Agra, Uttar Pradesh: As he scrubs the road to the Taj Mahal on his knees, Ramjeet beams with pride at the thought of US President Barack Obama admiring his handiwork.
"If everything is clean then he will be impressed," said the aching man as he took a rest with another 10 kilometres of road still to be scoured by him and his co-workers.
"It's hard on the knees and back," admitted the cleaner, who is being paid 300 rupees a day for his part in a massive makeover.
Ramjeet is one of 600 cleaners mobilised in Agra ahead of Tuesday's visit by the US president and First Lady Michelle Obama to the world's most famous temple of love.
Apart from cleaning white lines on the roads, authorities have been rounding up stray dogs, clearing cows from the streets, and have ordered a lockdown around the complex.
"There are a lot of spit stains and such that need to be washed away. The streets need to be spick and span," said India's former chief achaeologist KK Mohammed, who has guided world leaders around the white marbled mausoleum.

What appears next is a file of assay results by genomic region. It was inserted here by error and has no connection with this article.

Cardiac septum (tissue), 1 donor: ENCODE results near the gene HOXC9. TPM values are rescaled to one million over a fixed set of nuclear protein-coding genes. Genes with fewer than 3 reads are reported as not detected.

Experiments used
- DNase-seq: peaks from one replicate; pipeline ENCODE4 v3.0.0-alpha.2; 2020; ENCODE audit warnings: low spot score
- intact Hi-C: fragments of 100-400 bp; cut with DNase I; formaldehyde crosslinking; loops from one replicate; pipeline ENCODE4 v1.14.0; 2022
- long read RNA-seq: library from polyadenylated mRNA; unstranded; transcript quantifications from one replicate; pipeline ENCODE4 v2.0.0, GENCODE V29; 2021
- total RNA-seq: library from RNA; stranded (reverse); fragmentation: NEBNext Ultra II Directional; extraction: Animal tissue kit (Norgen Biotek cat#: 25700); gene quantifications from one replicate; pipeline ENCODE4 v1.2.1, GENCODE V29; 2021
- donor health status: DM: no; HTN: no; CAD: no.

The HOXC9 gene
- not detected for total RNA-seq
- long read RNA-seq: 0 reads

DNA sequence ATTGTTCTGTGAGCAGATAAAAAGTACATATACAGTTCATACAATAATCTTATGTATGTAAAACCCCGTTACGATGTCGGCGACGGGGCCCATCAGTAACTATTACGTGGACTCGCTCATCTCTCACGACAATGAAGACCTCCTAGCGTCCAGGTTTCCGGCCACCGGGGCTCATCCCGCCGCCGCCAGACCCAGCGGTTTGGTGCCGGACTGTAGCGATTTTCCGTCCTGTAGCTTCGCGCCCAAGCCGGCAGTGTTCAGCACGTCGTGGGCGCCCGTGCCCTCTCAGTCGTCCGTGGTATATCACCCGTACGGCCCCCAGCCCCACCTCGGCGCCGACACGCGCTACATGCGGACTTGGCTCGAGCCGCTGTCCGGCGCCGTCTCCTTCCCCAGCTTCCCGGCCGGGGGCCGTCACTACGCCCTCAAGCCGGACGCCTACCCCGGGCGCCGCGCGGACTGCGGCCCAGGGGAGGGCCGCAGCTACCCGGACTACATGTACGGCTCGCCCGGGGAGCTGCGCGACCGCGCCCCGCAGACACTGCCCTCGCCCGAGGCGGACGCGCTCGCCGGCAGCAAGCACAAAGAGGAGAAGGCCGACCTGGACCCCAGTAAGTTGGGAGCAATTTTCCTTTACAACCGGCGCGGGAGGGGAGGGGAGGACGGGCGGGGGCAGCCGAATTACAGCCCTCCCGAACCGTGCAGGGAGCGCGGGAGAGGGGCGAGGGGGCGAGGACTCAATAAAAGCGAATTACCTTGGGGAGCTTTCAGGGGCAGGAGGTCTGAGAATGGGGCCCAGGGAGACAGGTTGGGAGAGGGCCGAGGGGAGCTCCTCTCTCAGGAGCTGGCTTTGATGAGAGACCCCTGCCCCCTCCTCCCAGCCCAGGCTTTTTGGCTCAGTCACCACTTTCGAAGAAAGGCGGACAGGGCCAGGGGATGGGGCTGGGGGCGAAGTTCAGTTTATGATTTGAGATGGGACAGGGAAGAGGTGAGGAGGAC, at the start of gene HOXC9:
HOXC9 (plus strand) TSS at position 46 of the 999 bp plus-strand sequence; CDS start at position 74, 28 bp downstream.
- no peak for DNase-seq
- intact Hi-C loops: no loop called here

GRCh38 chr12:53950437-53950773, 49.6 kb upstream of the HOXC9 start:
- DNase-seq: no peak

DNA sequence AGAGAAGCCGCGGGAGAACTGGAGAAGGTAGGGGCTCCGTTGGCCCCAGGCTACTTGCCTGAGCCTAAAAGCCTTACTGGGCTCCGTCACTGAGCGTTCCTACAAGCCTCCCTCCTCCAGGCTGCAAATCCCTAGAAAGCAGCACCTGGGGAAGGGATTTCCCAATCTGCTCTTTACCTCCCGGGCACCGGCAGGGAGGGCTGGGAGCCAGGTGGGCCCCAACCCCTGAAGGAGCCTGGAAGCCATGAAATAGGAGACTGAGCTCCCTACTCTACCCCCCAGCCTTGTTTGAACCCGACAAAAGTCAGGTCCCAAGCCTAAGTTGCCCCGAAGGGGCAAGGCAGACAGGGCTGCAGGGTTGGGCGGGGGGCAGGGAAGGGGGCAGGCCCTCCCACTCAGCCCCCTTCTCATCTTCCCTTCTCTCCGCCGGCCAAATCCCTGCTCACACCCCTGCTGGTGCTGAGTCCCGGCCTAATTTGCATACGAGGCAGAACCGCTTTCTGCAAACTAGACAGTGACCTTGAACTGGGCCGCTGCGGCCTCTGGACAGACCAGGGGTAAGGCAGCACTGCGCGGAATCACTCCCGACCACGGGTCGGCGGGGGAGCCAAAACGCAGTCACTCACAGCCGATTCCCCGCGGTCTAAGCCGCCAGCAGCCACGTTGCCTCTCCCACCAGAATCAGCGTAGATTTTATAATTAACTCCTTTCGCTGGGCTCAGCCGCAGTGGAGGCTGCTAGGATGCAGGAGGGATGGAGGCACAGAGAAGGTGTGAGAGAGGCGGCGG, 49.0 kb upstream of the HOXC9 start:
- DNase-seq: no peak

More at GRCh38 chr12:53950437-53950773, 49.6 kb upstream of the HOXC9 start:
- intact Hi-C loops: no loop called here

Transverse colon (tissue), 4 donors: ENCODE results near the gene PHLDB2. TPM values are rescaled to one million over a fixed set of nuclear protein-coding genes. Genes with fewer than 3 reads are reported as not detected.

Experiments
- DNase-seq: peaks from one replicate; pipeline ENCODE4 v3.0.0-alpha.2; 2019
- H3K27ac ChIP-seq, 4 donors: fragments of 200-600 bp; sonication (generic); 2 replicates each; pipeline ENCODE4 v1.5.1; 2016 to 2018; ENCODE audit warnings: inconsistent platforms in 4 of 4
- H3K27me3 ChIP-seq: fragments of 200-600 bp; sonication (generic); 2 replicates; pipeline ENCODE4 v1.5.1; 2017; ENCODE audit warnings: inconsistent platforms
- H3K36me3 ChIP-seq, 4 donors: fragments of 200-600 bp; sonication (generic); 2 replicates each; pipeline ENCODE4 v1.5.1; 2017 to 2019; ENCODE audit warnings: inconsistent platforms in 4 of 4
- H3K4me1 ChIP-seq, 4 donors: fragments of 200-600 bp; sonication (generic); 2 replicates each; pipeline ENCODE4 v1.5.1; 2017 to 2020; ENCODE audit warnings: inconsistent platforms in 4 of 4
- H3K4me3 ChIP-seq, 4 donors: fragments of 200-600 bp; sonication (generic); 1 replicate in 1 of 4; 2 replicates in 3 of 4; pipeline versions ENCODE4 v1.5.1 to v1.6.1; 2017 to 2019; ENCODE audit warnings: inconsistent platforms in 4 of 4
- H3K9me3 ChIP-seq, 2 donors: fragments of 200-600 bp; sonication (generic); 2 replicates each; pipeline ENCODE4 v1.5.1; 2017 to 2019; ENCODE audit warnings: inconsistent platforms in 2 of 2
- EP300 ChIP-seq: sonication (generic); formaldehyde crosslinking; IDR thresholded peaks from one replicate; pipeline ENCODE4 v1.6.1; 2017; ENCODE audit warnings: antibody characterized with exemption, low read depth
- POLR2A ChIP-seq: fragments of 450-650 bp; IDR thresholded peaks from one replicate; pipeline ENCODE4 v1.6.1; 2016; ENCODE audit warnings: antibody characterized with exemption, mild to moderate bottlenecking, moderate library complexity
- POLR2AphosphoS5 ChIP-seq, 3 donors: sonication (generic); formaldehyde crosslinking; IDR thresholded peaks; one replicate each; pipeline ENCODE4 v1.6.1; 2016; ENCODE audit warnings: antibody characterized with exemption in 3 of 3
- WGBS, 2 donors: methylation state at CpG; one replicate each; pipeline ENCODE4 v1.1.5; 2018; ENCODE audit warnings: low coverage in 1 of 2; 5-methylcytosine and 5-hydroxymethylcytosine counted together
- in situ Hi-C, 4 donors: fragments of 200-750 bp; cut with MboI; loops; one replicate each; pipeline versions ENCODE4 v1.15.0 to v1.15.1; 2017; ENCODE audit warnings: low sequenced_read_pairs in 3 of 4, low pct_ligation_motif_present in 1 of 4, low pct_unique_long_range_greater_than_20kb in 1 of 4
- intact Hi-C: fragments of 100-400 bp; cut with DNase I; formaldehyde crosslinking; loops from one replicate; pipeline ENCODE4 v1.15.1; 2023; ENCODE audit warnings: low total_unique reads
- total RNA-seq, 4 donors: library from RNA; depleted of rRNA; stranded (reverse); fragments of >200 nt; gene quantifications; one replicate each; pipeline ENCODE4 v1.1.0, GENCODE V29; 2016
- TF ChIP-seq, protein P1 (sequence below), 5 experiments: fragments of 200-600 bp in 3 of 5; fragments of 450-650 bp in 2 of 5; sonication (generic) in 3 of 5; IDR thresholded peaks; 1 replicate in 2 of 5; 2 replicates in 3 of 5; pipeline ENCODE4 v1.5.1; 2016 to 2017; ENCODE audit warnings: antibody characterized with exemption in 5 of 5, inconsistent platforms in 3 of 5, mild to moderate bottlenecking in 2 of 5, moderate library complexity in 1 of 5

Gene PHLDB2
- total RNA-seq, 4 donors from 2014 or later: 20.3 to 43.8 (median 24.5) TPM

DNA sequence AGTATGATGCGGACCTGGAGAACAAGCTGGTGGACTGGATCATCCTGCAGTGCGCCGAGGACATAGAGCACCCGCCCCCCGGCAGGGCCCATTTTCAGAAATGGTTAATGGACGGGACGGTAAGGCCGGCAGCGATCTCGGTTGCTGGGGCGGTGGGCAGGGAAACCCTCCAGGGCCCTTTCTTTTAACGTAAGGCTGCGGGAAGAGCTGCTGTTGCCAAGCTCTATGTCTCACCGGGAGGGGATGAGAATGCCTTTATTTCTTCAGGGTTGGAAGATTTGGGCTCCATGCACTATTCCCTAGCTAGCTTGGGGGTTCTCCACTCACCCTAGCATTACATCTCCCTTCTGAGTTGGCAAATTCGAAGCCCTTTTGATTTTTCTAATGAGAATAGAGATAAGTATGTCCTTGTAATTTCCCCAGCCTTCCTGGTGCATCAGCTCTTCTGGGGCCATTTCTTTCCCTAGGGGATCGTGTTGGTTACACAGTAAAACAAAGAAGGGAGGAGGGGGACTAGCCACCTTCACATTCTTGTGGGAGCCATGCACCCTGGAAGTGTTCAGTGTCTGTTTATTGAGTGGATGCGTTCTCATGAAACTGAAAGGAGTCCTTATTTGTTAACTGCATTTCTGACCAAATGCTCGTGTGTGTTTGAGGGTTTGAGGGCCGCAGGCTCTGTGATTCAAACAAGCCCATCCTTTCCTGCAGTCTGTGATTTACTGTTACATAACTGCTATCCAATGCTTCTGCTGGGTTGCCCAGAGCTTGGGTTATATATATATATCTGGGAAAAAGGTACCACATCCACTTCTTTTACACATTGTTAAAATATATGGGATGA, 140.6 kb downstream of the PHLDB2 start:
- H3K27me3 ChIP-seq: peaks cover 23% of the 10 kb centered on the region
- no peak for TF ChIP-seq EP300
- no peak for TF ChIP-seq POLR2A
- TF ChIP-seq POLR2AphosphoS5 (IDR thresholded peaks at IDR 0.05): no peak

A worker paints poles at the Taj Mahal in Agra (Photo: PTI)
The Obamas' visit will be covered by a massive press pack and organisers want to ensure a picture-perfect backdrop.
Pradeep Bhatnagar, chairman of the Taj Trapezium Zone, a buffer region around the monument, said ongoing beautification work has been halted for 10 days to allow dust to settle before the guests arrive.
Suresh Chand, who is in charge of the clean-up, said stray dogs have been rounded up, and more than two tonnes of rubbish pulled from the nearby polluted Yamuna river in just two days.
Inside the Taj complex, a dozen barefoot women were busy trimming lawn edges with trowels.
"Obama, Obama," one lady, who has worked at the Taj for more than two decades and earns 100 rupees a day, said with a grin.
Some 3,000 police are on duty and will conduct boat patrols of the river, said Agra police senior superintendent Rajesh Modak.
A man cleans a fountain at the Taj Mahal in Agra (Photo: PTI)
Tourists will be turned away while the Obamas are touring the Taj, built by Mughal emperor Shah Jahan as a tomb for his beloved empress who died during childbirth in 1631.
Locals teeming the alleys around the Taj -- which took 20,000 labourers and 16 years to build -- said they have been ordered to stay indoors.
"You can't go outside, you can't go onto the roof, you can't go outside to the bathroom -- it's like a curfew," grumbled Anil Kumar Sonkar, who runs a sweet shop a stone's throw from the Taj.
"We should be open for business and Obama should be allowed to come and sample my world-famous petha," said Sonkar of the sweet made from sugar and pumpkin....